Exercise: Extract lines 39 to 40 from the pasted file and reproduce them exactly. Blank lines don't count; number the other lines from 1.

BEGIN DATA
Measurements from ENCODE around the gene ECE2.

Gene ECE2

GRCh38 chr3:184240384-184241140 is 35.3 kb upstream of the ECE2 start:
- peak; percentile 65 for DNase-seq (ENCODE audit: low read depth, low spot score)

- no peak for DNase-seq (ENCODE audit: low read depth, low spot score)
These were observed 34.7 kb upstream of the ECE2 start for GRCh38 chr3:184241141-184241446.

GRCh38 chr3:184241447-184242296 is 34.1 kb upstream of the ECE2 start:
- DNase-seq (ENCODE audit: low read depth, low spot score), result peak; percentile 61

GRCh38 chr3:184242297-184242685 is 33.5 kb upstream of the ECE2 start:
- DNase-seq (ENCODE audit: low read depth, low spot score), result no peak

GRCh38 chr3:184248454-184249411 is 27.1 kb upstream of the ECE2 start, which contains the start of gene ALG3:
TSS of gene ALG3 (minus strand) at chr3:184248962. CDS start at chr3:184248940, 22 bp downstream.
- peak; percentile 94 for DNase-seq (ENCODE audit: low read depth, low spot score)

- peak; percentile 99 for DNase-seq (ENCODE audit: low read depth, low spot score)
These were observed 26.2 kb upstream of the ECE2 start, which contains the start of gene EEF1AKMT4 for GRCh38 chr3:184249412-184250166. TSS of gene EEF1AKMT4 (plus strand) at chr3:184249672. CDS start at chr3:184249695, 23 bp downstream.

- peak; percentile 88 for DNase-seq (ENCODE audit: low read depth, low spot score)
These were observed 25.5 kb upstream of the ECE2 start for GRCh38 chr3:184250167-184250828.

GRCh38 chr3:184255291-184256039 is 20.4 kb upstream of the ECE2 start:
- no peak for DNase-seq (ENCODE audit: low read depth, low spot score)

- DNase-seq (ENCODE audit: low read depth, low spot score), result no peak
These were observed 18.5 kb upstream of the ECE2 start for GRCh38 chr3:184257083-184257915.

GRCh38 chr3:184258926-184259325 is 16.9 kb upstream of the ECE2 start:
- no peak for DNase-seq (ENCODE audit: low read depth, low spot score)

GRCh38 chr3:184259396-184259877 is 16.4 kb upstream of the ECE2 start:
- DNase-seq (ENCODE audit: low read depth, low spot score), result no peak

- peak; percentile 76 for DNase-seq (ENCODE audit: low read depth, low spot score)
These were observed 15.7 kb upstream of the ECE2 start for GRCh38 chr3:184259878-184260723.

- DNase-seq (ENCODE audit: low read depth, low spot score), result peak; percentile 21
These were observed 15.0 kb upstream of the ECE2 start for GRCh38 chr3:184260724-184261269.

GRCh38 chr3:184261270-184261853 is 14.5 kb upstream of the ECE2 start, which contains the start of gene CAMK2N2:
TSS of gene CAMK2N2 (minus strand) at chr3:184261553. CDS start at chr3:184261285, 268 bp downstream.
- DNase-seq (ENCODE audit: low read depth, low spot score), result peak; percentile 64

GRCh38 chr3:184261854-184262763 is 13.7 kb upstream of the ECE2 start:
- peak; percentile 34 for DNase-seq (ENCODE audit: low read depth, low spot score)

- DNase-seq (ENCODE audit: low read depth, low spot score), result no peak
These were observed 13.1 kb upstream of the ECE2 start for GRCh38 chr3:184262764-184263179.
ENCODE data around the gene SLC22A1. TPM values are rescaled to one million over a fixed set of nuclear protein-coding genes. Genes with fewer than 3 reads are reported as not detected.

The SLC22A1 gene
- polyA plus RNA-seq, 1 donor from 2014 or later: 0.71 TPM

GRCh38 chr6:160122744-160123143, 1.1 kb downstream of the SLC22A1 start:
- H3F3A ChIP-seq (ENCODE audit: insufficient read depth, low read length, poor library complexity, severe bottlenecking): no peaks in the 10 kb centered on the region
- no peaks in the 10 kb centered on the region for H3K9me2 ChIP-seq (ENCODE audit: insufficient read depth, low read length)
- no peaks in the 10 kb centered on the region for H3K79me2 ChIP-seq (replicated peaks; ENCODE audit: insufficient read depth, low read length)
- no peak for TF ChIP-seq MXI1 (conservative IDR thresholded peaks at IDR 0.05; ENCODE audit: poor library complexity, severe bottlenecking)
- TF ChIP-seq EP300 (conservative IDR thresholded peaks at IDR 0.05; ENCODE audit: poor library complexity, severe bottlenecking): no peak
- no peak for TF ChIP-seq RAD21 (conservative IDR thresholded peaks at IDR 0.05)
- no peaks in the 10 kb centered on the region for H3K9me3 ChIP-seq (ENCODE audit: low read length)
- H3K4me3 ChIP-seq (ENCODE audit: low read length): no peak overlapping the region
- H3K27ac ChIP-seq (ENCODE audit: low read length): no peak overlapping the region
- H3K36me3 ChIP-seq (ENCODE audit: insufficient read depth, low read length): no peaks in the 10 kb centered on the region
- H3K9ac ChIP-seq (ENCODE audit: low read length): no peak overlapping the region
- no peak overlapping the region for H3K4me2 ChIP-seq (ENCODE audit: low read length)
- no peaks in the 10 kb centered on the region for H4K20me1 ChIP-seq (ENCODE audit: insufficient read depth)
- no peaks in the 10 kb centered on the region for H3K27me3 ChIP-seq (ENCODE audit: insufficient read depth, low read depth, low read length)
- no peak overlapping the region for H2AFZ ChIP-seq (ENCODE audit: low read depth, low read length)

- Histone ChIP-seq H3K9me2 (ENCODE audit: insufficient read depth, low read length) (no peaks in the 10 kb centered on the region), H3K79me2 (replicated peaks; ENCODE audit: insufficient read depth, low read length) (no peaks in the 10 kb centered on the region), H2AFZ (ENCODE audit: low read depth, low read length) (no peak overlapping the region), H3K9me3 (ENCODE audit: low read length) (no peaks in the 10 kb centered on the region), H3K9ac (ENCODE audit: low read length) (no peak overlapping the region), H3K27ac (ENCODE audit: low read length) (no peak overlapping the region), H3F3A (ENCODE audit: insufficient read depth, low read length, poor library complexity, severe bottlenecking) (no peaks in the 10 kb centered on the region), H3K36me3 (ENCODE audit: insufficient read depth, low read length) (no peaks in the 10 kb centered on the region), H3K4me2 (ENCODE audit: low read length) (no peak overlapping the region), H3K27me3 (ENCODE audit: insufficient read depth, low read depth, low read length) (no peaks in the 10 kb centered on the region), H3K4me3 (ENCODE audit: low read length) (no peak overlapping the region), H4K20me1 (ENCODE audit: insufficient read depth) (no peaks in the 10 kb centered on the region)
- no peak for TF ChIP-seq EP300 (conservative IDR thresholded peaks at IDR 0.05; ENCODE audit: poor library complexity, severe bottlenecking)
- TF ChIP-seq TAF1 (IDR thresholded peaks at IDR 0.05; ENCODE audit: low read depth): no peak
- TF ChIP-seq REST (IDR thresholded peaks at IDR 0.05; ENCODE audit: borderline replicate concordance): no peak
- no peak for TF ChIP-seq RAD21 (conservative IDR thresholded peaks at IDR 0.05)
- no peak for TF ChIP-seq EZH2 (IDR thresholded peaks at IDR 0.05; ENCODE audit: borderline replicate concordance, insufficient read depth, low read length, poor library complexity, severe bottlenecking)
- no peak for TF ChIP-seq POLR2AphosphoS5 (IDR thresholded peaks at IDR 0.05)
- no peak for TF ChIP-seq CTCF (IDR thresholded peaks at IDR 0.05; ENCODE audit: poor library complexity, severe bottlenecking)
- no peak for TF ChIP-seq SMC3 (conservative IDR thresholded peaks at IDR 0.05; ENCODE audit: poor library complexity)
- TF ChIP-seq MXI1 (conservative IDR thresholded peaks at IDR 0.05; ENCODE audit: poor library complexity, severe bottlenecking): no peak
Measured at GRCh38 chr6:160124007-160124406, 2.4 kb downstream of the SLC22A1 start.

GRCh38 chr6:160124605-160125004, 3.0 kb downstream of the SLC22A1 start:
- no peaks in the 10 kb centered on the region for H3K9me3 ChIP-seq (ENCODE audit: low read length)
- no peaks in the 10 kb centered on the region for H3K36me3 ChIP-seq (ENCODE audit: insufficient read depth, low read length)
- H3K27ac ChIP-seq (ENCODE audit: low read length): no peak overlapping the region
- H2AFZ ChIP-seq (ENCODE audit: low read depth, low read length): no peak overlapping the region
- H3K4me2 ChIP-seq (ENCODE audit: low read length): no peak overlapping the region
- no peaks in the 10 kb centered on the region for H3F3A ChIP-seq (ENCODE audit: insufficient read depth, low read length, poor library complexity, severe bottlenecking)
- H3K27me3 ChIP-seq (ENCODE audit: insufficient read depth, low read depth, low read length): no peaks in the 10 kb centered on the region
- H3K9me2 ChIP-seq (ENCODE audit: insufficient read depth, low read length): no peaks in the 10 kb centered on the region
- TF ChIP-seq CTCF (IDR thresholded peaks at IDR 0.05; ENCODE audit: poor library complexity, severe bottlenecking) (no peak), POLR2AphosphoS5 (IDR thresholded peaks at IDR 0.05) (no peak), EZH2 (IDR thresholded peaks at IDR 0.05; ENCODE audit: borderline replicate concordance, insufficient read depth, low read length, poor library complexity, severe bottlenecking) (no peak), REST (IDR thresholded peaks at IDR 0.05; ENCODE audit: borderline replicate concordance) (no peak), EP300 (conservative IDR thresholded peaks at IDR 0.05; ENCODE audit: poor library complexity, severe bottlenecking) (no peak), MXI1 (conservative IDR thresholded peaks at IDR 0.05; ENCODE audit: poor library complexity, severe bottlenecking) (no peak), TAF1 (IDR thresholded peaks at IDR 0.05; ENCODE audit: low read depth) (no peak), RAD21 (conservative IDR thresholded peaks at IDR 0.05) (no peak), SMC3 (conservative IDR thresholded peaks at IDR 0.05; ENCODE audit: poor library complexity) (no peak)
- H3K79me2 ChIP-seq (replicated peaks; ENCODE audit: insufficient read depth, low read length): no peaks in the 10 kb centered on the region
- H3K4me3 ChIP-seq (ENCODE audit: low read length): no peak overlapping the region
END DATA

- polyA plus RNA-seq, 1 donor from 2014 or later: 0.71 TPM

GRCh38 chr6:160122744-160123143, 1.1 kb downstream of the SLC22A1 start: